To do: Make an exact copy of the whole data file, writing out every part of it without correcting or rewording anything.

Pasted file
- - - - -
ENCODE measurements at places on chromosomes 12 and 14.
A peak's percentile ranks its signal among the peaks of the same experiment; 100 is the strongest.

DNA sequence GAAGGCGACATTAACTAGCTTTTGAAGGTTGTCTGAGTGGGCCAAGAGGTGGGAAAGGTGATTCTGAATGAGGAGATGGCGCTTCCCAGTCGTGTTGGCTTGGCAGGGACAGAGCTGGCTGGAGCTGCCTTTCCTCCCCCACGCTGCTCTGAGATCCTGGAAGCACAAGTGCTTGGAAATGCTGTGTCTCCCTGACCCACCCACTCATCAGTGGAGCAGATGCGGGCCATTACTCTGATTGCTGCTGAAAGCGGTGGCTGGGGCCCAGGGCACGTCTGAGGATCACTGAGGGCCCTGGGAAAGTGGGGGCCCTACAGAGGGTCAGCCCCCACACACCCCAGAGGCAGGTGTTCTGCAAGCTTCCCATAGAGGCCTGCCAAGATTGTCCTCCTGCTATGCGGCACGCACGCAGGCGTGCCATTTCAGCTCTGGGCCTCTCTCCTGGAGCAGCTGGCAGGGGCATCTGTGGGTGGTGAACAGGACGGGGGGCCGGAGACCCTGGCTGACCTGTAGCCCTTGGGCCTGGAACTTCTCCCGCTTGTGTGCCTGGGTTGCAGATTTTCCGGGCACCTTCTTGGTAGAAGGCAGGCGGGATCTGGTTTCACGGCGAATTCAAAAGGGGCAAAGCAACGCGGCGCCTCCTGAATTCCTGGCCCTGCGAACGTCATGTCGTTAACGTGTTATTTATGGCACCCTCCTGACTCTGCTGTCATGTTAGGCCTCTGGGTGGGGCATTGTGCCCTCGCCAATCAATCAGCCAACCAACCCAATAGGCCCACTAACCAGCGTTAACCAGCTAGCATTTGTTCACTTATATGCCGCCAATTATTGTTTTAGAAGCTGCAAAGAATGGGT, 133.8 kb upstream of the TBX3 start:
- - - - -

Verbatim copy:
ENCODE measurements at places on chromosomes 12 and 14.
A peak's percentile ranks its signal among the peaks of the same experiment; 100 is the strongest.

DNA sequence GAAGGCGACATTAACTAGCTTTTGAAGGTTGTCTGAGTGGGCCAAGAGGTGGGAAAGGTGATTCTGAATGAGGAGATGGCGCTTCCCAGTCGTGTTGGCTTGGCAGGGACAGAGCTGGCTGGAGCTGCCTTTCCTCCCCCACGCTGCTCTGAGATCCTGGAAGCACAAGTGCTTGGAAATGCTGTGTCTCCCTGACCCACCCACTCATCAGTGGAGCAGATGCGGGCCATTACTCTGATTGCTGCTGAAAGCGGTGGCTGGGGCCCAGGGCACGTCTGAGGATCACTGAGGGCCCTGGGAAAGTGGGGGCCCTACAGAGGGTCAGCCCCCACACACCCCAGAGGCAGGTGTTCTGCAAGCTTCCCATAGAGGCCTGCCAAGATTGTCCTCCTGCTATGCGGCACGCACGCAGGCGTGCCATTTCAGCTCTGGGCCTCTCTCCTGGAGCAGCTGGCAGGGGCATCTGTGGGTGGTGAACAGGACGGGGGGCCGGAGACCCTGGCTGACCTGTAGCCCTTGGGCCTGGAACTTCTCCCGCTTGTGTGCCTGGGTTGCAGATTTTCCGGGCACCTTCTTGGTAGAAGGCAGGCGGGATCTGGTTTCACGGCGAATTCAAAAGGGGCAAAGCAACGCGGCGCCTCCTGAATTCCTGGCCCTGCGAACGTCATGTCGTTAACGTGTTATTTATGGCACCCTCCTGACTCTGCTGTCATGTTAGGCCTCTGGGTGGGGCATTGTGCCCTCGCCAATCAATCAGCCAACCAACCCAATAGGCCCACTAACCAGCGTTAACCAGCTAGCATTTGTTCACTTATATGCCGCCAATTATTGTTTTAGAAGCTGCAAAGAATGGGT, 133.8 kb upstream of the TBX3 start: